|Publication number||US5549677 A|
|Application number||US 08/299,639|
|Publication date||Aug 27, 1996|
|Filing date||Sep 2, 1994|
|Priority date||May 13, 1991|
|Also published as||CA2087184C, DE4115959C1, DE59208655D1, EP0513943A1, EP0513943B1, WO1992020298A1|
|Publication number||08299639, 299639, US 5549677 A, US 5549677A, US-A-5549677, US5549677 A, US5549677A|
|Inventors||Walter Durr, Axel Kirsch|
|Original Assignee||Walter Durr, Axel Kirsch|
|Export Citation||BiBTeX, EndNote, RefMan|
|Patent Citations (21), Referenced by (23), Classifications (22), Legal Events (3)|
|External Links: USPTO, USPTO Assignment, Espacenet|
This is a continuation of application Ser. No. 07/969,857, filed as PCT/DE92/00291, Apr. 7, 1992, published as WO92/20298, Nov. 26, 1992, now abandoned.
The invention relates to an implant with an implant member implantable in bone material and the implant member has an internal thread for receiving an implant post, an implant extension, a post for attachments, etc. by means of a screw connection.
For use in the jaw region such an implant is e.g. known from EP 0 216 031 A1 and has proved very satisfactory in practice.
However, in certain cases it is necessary, prior to the introduction of the member into the bone, to initially compensate for bone deficiencies in the region which deficiencies may be defects, cracks, etc. This compensation generally takes place in that correspondingly dimensioned bone portions are fixed to or on existing bone substance until they have firmly grown into the existing bone substance. A disadvantage is that a considerable time must elapse before new bone surgical manipulations can take place in this region, e.g. for introducing such an implant member, because in response to stresses the freshly grown in bone portions naturally have a tendency over a long period to become detached and to tear at their previous contact faces.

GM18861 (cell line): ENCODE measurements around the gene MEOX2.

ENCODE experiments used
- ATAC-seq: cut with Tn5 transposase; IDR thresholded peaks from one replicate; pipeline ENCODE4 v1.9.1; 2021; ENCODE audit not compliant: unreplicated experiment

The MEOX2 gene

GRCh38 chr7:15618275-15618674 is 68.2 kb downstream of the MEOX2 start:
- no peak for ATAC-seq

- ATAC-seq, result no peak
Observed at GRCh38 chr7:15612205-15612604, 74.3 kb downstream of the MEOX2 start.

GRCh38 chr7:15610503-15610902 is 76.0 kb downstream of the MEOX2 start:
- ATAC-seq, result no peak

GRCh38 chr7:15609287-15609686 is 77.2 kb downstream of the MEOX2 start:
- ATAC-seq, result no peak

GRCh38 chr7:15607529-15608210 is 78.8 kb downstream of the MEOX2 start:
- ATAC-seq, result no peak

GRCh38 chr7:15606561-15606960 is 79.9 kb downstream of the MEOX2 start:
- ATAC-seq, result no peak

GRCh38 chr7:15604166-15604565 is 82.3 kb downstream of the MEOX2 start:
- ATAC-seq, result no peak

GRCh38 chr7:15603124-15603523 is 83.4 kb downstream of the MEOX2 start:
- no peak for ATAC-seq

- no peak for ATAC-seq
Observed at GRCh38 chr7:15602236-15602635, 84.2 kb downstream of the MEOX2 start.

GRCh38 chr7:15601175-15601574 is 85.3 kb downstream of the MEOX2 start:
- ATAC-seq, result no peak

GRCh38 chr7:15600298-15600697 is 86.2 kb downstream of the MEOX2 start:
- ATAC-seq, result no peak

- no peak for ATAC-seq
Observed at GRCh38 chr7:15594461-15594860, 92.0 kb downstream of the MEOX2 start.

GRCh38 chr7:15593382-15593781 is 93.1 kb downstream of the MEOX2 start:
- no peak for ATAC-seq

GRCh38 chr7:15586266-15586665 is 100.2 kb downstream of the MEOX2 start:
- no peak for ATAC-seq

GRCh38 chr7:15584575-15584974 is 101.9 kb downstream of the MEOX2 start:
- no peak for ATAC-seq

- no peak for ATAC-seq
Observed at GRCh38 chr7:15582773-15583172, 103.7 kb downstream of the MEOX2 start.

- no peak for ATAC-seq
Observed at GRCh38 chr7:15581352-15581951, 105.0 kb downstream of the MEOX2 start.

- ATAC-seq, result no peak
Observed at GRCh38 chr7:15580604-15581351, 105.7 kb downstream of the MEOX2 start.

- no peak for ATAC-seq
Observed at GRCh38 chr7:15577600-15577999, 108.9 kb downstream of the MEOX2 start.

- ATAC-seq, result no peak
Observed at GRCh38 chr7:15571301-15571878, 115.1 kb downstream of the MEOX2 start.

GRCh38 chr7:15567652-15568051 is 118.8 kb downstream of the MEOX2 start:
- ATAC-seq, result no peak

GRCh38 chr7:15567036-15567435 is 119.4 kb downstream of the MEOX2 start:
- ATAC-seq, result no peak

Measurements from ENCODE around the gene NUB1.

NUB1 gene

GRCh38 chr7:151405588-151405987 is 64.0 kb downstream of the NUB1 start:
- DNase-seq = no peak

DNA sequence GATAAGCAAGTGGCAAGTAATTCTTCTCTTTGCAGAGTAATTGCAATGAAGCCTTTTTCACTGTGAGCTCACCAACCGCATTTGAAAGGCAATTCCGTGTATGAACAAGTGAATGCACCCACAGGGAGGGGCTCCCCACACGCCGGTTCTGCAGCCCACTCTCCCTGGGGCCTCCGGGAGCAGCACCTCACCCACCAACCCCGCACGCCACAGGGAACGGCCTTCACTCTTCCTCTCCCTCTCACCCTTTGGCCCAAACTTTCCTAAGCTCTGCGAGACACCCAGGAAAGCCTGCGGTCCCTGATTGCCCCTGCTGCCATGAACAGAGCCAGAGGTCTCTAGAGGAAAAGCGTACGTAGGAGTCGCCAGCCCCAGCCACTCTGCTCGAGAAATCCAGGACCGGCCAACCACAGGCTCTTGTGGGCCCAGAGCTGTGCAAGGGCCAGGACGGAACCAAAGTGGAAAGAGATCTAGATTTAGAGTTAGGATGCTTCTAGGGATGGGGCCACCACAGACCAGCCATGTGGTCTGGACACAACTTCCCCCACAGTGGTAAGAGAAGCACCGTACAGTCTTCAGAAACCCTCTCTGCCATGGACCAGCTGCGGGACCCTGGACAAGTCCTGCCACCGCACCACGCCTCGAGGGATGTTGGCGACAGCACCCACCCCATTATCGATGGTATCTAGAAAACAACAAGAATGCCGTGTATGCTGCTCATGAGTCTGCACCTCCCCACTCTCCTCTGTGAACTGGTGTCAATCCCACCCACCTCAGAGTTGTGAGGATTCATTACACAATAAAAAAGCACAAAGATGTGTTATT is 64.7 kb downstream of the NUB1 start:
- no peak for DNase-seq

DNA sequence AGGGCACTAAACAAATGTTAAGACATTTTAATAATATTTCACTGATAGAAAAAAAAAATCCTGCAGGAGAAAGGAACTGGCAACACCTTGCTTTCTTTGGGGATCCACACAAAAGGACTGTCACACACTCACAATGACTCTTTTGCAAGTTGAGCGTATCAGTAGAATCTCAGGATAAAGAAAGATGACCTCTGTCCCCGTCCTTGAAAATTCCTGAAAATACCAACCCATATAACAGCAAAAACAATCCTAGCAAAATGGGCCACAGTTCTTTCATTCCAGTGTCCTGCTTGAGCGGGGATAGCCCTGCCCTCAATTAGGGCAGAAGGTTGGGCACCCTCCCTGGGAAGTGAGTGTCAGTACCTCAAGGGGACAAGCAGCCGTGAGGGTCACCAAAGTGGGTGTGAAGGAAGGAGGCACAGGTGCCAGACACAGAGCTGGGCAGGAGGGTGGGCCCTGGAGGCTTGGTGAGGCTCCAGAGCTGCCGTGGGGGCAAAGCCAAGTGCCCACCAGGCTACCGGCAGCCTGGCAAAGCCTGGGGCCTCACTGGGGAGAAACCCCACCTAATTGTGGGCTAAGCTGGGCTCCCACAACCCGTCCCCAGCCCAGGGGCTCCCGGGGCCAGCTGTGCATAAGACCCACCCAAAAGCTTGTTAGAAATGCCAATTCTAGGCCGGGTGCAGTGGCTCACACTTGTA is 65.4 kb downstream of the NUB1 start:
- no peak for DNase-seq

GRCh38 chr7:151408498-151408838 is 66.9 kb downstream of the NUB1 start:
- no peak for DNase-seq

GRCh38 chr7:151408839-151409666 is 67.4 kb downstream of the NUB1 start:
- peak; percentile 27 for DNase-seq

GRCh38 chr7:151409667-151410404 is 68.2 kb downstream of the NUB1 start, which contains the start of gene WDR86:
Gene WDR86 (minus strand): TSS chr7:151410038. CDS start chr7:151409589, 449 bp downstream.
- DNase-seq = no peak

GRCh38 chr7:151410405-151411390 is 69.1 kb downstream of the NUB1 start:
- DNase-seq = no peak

The problem of the invention is therefore to further develop the known implant in such a way that, in addition to its basic function, it can simultaneously be used for fixing to existing bone substance or structure any bone portions placed on or between the implant and the existing bone structure.
According to the invention this problem is solved in that a pressing surface which extends substantially at right angles to the axis of the implant member and over and beyond its cross-sectional or outer peripheral surface, is provided on the member or is connectable thereto. This pressing surface, which is provided on or connectable to the implant member makes it possible during the implanting thereof in existing, firm bone substance to simultaneously fix in a simple and effective manner bone portions for compensating any deficiencies that are present.
It is particularly preferable for the pressing surface to be formed by the projecting length of the screw head of a screw to be screwed into the internal thread of the implant member. This makes it possible to use a substantially conventional member for implants of the aforementioned type, in whose internal thread is screwed a corresponding screw and whose projecting screw head permits the corresponding fixing of the bone portions. After the latter have grown in the screw can be removed from the member and the implant member can be used for its basic function, i.e. for receiving an implant post or the like.
It is possible through a preferably provided thread at the distal end of the implant member to fix to existing bone substance a transplant, which is traversed by the implant member. The transplant and the bone to which the transplant is fixed will grow into the implant member, which is of a biocompatible material, to releasably anchor the implant member in the bore.
According to a preferred construction of the thread, the thread can be provided in the form of a wood screw thread with considerable depth and pitch and the shank terminates in a tip or point. Such a thread construction is always appropriate when it is not possible or useful to carry out special preparatory measures in the bone, e.g. by inserting a sleeve with a thread or cutting a thread directly into the jaw material.
In a further preferred construction, the thread is constructed as an acme or trapezoidal thread, particularly a symmetrical acme thread. This construction avoids the sharp edges occurring with a V-thread and makes it possible to screw in the member according to the tension flange principle so that the implant member is then securely held in place.
It is very advantageous if the thread has portions milled out as a pie-shaped notch which extend over all or part of the thread length. The portions act as a chip groove for the self-tapping thread. Advantageously the milled-out portions have a domed or curved edge and a straight edge in the substantially axial direction. The domed edge and the straight edge pass in such a way that the former is always trailing on screwing in, whereas the latter is the leading edge on screwing the member into the bone.
It is also preferred for the screw head to have a slot, which terminates inward of the screw head edge, so that the member together with the screw having the pressing surface can be turned into the bone without there being any risk of a screwdriver slipping or causing injury during this manipulation.